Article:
It’s no secret that things are only getting more expensive.
The pinch is being felt around the country and despite recent excitement about wage increases (yes, I agree that you deserved more) this was countered by everyone’s favourite financial factor; Inflation.
Inflation is just one of the many reasons forcing you to consider another crowd favourite, cutting the budget.
We’ll let you groan before you continue reading…
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Why Cutting The budget Is Important
With rising costs, falling wages and mounting inflation, you have two options:
So, let’s talk budgets.
We all know that they can be boring, we all know that they can be tough, but we also all know that they can be an incredibly helpful tool to help you get out of financial difficulty.
But, creating a budget is a lot like cooking chicken (stay with me here) – if you don’t do it properly, you’re in big trouble. The difference is, bad chicken can put you through a few rough nights. A bad budget, however, can set you up for a number of rough years!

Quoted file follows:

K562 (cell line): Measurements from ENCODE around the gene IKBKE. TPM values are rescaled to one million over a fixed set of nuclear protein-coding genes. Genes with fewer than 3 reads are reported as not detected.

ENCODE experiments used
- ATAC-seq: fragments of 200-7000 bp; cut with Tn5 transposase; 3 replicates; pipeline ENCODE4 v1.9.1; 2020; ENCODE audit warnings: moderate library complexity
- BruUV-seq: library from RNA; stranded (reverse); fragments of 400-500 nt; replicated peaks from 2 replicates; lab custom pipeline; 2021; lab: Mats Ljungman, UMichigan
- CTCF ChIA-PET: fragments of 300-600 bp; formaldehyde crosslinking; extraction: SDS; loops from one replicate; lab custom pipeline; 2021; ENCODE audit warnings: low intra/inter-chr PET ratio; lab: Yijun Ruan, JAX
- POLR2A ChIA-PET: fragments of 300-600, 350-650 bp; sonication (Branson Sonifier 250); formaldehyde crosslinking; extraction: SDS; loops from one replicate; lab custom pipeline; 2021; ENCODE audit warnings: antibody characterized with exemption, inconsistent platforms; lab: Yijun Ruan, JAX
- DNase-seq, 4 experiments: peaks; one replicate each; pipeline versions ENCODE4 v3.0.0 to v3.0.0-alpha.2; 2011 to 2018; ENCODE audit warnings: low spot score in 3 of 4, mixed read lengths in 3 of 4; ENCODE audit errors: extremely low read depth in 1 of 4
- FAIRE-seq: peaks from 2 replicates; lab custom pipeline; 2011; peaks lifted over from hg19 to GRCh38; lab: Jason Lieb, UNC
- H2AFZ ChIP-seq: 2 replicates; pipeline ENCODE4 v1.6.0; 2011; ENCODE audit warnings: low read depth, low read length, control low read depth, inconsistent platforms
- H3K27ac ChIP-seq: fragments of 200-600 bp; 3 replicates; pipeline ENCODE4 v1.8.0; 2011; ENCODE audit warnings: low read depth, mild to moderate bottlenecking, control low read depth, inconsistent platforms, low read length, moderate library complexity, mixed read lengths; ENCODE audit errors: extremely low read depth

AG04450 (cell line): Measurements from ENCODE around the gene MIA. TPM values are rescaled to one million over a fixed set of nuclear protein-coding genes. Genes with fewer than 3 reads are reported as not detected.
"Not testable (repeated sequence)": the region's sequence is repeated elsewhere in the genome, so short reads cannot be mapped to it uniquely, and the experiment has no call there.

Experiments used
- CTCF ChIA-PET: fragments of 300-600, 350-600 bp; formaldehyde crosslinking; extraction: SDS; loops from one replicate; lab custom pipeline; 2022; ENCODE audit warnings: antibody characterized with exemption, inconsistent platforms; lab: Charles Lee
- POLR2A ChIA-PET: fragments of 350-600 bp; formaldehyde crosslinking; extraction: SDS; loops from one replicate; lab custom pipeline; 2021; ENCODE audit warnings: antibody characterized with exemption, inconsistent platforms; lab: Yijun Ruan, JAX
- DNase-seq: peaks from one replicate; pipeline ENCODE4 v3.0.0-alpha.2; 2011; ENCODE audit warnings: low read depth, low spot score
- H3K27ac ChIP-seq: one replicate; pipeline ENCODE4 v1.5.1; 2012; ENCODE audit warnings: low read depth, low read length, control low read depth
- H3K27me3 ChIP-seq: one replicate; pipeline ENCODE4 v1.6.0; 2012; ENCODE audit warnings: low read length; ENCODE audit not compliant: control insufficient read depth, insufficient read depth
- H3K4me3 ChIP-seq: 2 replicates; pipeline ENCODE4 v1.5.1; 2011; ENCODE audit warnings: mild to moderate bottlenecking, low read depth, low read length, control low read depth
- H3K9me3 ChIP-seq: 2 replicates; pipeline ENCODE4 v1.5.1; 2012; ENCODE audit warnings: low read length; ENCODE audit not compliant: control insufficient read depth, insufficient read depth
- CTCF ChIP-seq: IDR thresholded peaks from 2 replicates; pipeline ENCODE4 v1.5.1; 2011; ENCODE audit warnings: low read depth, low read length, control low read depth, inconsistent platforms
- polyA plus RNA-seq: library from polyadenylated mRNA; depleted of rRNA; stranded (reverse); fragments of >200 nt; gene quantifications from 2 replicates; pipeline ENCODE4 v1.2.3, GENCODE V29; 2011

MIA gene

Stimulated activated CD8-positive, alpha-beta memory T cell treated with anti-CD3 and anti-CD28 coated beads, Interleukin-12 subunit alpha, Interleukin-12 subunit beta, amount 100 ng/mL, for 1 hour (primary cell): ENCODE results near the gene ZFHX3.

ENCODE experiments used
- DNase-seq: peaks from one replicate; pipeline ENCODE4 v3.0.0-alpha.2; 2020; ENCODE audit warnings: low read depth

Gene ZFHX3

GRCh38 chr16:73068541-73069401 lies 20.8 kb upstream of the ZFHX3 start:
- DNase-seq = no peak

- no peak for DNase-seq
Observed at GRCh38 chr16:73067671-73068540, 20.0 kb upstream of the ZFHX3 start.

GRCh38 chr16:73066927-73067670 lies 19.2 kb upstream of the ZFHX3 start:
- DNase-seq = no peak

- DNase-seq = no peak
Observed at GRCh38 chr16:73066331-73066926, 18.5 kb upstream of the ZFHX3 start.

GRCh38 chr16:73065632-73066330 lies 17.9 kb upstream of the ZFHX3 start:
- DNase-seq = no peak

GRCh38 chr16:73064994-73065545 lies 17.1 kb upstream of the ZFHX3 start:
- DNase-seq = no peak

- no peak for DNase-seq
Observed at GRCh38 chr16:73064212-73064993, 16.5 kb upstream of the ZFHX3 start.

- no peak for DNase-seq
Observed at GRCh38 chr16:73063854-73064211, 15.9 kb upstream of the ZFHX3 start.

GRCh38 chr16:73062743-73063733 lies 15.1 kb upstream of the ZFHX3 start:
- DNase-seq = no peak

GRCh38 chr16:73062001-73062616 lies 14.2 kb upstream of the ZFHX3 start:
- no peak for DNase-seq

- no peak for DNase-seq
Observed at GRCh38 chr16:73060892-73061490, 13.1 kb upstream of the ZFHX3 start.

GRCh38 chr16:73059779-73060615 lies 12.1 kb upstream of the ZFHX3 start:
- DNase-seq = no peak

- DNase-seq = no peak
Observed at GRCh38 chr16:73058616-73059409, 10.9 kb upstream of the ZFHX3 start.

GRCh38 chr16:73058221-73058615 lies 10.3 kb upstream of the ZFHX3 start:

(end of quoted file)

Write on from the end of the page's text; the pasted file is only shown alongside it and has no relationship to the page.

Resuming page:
So to help you better “cook” your budget, I’ve compiled the most common budgeting mistakes and what you can do to avoid them!
After reading, I strongly recommend completing a total money makeover!
13 Common Budget Cutting Mistakes
We all make mistakes.
We can only hope that the ones we make aren’t too expensive!
By following these tips, you can hopefully sleep a little easier and get closer to your financial goals.
1. Not Having One
This may seem like a given, but if you don’t have a budget, you’re already a step behind.
If you’re struggling with debt, living from paycheck to paycheck, or simply losing track of where your money is going, you need a budget!
A budget, in short, is a plan to manage your spending and expenses against a goal. If you haven’t made one yet, keep reading, and on scouts honor, sit down and make one when you’re done here.
2. Going Off Guesswork
Making a budget from guesses and vague figures is like trying to rob a bank with a spoon; it’s just not going to go well!
This is one of the most common mistakes that people make when budgeting (not the spoon, the fictitious numbers, just so we’re clear).
For your budget to be successful, you need an accurate picture of your expenses and spending. So how can you avoid this?
By sitting down and going through your monthly expenses.
The best place to start is your fixed expenses.
These are things like:
- Car finance
Basically, the things you have to pay for.
Then look at other expenses such as interest fees, credit card bills, gym memberships – anything that you pay for.
If you take out cash regularly, don’t forget to factor this in too.
3. Not Accounting For Tax (pun intended)
Ah, tax. Yet another necessary evil of the financial world.